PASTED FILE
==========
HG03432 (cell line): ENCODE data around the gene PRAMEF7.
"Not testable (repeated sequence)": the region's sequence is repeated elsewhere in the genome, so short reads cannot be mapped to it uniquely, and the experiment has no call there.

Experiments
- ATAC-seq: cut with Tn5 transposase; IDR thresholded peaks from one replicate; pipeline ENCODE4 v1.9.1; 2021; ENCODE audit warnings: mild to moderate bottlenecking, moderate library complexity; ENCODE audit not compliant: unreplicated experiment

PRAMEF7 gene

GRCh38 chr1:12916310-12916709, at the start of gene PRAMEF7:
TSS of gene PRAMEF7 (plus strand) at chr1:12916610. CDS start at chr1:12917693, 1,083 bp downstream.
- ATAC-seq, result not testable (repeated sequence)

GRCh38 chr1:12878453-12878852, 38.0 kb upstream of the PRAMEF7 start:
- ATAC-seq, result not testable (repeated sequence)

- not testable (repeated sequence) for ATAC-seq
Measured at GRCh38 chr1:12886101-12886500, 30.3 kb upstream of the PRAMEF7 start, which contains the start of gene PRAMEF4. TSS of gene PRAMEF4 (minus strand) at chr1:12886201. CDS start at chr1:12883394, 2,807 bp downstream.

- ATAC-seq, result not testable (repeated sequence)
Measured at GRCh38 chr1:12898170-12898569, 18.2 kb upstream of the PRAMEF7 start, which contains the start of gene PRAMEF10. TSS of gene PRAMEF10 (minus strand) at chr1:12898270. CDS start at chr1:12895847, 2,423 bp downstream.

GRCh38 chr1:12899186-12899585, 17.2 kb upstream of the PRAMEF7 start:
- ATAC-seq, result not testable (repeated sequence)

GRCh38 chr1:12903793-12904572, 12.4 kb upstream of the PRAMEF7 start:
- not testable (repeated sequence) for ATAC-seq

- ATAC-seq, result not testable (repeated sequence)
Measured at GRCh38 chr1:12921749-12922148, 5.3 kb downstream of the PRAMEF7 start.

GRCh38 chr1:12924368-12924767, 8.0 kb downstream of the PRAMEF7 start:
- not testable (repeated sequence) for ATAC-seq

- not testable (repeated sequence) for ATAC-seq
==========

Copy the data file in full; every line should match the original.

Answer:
HG03432 (cell line): ENCODE data around the gene PRAMEF7.
"Not testable (repeated sequence)": the region's sequence is repeated elsewhere in the genome, so short reads cannot be mapped to it uniquely, and the experiment has no call there.

Experiments
- ATAC-seq: cut with Tn5 transposase; IDR thresholded peaks from one replicate; pipeline ENCODE4 v1.9.1; 2021; ENCODE audit warnings: mild to moderate bottlenecking, moderate library complexity; ENCODE audit not compliant: unreplicated experiment

PRAMEF7 gene

GRCh38 chr1:12916310-12916709, at the start of gene PRAMEF7:
TSS of gene PRAMEF7 (plus strand) at chr1:12916610. CDS start at chr1:12917693, 1,083 bp downstream.
- ATAC-seq, result not testable (repeated sequence)

GRCh38 chr1:12878453-12878852, 38.0 kb upstream of the PRAMEF7 start:
- ATAC-seq, result not testable (repeated sequence)

- not testable (repeated sequence) for ATAC-seq
Measured at GRCh38 chr1:12886101-12886500, 30.3 kb upstream of the PRAMEF7 start, which contains the start of gene PRAMEF4. TSS of gene PRAMEF4 (minus strand) at chr1:12886201. CDS start at chr1:12883394, 2,807 bp downstream.

- ATAC-seq, result not testable (repeated sequence)
Measured at GRCh38 chr1:12898170-12898569, 18.2 kb upstream of the PRAMEF7 start, which contains the start of gene PRAMEF10. TSS of gene PRAMEF10 (minus strand) at chr1:12898270. CDS start at chr1:12895847, 2,423 bp downstream.

GRCh38 chr1:12899186-12899585, 17.2 kb upstream of the PRAMEF7 start:
- ATAC-seq, result not testable (repeated sequence)

GRCh38 chr1:12903793-12904572, 12.4 kb upstream of the PRAMEF7 start:
- not testable (repeated sequence) for ATAC-seq

- ATAC-seq, result not testable (repeated sequence)
Measured at GRCh38 chr1:12921749-12922148, 5.3 kb downstream of the PRAMEF7 start.

GRCh38 chr1:12924368-12924767, 8.0 kb downstream of the PRAMEF7 start:
- not testable (repeated sequence) for ATAC-seq

- not testable (repeated sequence) for ATAC-seq